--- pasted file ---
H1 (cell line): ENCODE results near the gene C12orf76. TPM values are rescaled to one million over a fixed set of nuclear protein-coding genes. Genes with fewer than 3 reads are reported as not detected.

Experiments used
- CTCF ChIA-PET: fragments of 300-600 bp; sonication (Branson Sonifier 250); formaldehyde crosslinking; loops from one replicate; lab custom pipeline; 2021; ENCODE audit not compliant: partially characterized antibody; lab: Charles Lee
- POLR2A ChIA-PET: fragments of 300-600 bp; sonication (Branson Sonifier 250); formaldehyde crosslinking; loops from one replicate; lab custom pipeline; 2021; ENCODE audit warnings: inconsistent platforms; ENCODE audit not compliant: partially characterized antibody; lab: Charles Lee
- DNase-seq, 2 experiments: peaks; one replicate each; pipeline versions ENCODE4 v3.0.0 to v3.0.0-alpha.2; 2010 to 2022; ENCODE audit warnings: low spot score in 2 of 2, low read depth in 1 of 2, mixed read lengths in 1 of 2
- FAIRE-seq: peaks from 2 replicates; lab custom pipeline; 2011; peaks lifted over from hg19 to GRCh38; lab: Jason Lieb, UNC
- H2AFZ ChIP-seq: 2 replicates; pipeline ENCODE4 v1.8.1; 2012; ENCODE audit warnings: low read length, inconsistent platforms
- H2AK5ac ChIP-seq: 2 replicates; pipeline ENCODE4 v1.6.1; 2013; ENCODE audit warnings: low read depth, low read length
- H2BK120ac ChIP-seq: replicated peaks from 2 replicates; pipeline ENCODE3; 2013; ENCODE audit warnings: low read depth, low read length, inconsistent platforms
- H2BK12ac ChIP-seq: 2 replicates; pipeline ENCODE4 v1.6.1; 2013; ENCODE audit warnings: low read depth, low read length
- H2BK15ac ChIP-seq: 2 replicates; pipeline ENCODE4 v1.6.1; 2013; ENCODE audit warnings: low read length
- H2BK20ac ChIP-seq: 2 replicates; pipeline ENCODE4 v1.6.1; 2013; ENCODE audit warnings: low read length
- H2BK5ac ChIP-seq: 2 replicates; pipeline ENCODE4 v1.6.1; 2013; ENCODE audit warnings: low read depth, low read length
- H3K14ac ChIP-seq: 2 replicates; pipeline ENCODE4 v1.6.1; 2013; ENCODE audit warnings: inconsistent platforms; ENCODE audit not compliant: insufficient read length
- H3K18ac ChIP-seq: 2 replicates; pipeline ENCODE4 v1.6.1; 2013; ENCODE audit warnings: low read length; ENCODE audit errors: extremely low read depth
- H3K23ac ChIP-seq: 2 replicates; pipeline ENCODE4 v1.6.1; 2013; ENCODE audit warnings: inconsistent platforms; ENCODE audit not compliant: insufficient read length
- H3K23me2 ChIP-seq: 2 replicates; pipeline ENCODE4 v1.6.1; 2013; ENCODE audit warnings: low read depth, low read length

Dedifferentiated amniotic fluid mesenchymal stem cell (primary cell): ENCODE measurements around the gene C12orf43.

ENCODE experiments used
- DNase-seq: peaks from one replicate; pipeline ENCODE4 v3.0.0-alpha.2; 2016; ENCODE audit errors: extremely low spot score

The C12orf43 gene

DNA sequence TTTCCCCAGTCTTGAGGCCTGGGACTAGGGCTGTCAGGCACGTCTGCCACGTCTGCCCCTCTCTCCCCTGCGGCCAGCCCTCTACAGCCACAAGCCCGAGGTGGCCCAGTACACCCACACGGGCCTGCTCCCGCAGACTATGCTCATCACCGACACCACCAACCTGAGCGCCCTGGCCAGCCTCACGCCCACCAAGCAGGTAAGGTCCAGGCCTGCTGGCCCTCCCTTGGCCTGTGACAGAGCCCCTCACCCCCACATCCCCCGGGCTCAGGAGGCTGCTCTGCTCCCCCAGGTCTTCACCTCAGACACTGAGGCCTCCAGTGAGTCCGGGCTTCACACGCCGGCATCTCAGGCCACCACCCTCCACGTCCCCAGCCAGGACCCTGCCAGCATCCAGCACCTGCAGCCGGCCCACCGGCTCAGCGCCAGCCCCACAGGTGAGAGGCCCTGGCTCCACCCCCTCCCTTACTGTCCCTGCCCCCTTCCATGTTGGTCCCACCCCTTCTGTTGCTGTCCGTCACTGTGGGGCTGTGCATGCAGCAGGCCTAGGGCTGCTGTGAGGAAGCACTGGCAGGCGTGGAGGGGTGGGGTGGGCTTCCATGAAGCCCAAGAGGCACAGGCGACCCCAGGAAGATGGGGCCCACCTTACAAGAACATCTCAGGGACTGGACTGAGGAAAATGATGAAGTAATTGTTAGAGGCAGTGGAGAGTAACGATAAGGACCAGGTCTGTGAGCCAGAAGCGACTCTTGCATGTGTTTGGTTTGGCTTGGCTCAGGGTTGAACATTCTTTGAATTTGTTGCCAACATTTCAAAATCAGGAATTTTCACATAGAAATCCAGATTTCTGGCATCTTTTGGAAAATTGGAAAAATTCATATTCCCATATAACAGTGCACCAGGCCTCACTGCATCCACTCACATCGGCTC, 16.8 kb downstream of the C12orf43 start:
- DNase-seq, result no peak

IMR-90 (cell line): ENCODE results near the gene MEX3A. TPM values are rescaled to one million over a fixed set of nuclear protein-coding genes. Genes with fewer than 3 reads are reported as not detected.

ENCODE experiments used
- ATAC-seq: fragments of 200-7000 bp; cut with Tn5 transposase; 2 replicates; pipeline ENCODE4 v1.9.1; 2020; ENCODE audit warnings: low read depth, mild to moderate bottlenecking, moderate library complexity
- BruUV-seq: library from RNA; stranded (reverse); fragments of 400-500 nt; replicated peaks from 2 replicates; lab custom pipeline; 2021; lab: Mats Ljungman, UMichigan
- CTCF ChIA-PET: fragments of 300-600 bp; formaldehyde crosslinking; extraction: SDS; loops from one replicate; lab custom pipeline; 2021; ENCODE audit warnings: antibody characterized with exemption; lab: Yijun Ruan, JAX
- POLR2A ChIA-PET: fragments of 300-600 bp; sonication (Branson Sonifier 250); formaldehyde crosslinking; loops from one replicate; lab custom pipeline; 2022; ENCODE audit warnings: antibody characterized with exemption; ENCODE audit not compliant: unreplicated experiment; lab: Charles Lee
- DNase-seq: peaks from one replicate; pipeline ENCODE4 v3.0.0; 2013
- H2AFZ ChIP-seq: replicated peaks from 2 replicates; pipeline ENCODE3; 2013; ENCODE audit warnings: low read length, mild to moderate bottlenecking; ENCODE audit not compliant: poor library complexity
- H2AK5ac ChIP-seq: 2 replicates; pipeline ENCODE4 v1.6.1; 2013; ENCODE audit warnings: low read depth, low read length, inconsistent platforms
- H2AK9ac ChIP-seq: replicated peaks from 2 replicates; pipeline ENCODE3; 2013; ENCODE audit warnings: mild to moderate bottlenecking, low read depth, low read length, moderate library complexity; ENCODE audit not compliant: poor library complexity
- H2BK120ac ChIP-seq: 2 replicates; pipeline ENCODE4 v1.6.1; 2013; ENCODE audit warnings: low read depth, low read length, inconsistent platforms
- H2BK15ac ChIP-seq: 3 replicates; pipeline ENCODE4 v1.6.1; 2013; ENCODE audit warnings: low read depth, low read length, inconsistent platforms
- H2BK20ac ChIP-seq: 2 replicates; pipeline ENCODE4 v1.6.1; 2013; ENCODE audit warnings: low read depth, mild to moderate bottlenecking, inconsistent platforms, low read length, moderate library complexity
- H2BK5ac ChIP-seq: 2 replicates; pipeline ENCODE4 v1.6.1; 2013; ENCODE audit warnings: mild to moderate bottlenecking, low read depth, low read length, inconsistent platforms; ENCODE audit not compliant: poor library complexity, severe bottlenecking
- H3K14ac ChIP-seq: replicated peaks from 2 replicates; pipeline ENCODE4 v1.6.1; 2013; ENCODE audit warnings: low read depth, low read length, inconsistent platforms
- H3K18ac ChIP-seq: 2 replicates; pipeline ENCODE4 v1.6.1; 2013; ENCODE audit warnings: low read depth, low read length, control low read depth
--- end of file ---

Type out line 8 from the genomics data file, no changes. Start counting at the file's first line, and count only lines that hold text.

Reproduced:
- H2AK5ac ChIP-seq: 2 replicates; pipeline ENCODE4 v1.6.1; 2013; ENCODE audit warnings: low read depth, low read length